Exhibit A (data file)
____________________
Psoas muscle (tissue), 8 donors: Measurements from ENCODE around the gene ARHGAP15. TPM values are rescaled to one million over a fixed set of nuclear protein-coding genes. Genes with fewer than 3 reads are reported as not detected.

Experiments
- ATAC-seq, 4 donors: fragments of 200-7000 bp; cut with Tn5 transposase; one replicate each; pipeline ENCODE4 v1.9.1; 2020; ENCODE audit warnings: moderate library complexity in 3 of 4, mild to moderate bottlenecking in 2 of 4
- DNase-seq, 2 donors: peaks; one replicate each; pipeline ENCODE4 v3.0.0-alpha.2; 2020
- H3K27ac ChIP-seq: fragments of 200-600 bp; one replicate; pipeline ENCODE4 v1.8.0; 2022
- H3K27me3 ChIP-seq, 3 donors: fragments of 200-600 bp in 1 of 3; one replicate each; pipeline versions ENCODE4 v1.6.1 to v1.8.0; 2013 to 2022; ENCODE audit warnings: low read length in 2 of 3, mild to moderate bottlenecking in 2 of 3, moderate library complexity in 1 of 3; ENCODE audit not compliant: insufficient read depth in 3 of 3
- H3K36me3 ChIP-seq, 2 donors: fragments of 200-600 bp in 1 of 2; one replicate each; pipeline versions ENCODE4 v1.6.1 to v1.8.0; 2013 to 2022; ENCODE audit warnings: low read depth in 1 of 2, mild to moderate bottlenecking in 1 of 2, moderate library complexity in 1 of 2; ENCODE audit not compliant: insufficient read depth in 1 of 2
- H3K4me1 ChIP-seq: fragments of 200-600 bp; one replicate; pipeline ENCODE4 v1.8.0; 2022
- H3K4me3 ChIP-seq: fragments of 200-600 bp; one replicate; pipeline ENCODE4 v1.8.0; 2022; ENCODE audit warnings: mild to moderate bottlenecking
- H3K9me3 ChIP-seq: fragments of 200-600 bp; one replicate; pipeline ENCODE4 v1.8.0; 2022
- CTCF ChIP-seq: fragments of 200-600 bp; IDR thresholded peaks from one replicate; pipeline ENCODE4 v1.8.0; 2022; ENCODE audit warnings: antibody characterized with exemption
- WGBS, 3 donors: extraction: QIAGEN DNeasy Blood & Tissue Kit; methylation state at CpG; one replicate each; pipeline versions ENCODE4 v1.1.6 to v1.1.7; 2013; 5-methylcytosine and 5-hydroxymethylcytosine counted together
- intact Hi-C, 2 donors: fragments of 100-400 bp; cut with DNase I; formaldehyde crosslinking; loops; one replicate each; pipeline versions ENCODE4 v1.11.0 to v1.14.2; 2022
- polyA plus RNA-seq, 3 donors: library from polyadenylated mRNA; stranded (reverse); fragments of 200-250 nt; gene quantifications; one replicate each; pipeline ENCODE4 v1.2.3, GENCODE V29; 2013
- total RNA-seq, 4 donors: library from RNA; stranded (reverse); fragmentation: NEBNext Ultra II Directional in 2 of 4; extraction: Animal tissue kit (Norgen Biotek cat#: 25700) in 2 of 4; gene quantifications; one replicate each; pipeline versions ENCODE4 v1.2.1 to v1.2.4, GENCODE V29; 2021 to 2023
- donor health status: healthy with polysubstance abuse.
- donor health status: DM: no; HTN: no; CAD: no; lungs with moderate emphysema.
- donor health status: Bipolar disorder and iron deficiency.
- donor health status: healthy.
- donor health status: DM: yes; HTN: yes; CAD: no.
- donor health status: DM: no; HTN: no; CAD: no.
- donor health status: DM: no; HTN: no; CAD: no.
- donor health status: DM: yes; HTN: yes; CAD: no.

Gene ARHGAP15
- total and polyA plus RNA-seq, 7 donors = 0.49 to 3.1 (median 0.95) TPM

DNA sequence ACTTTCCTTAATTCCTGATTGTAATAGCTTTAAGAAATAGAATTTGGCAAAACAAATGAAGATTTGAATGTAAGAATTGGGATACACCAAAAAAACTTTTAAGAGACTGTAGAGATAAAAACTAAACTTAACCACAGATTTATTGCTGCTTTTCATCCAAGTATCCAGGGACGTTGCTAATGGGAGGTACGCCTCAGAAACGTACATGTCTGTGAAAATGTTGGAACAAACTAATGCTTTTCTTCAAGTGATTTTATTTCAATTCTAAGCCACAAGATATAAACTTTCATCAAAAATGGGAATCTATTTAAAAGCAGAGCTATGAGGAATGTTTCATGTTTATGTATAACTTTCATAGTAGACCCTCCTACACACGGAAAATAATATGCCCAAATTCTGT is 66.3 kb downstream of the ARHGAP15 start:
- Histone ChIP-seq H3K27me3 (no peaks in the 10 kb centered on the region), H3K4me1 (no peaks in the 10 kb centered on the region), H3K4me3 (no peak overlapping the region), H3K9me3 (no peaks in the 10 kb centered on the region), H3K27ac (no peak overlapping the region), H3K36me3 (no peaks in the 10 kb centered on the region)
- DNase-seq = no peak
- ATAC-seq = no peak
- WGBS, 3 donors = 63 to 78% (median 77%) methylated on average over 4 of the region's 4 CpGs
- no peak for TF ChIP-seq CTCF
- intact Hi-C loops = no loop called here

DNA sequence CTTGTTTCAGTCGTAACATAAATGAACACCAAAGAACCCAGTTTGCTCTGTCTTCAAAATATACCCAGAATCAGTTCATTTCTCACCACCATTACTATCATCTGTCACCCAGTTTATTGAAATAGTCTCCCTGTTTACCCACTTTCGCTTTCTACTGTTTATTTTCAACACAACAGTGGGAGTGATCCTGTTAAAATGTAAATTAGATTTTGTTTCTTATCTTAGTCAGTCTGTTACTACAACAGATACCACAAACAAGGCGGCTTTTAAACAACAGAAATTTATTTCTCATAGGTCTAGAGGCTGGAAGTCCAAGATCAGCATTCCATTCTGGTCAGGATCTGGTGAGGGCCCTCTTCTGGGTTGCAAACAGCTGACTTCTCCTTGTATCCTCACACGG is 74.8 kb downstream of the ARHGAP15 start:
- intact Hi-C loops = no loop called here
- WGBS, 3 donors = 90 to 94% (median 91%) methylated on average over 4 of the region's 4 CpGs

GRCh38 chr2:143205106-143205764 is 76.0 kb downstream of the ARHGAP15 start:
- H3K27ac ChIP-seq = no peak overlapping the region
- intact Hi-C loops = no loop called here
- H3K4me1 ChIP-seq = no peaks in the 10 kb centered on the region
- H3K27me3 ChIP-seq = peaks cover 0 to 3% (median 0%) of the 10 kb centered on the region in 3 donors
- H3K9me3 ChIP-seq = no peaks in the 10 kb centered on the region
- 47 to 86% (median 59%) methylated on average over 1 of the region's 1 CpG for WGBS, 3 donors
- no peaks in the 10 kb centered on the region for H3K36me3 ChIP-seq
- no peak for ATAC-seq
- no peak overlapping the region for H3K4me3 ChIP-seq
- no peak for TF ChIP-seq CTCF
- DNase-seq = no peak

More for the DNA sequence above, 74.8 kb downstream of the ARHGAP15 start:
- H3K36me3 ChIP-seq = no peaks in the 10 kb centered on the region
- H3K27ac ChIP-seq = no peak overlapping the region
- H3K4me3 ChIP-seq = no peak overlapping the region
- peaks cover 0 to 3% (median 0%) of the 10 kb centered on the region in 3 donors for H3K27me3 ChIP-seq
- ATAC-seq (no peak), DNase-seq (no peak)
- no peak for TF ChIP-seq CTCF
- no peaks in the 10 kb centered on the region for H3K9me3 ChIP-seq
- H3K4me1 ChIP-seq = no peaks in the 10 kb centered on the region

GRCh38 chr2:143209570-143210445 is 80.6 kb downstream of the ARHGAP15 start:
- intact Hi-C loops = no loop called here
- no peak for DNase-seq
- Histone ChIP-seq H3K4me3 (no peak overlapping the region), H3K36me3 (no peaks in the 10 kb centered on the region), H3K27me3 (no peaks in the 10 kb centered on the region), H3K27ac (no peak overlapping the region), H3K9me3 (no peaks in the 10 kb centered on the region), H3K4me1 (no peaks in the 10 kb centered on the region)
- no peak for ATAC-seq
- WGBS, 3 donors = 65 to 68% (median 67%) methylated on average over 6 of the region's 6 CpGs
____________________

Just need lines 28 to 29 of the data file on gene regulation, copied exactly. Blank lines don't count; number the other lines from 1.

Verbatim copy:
- DNase-seq = no peak
- ATAC-seq = no peak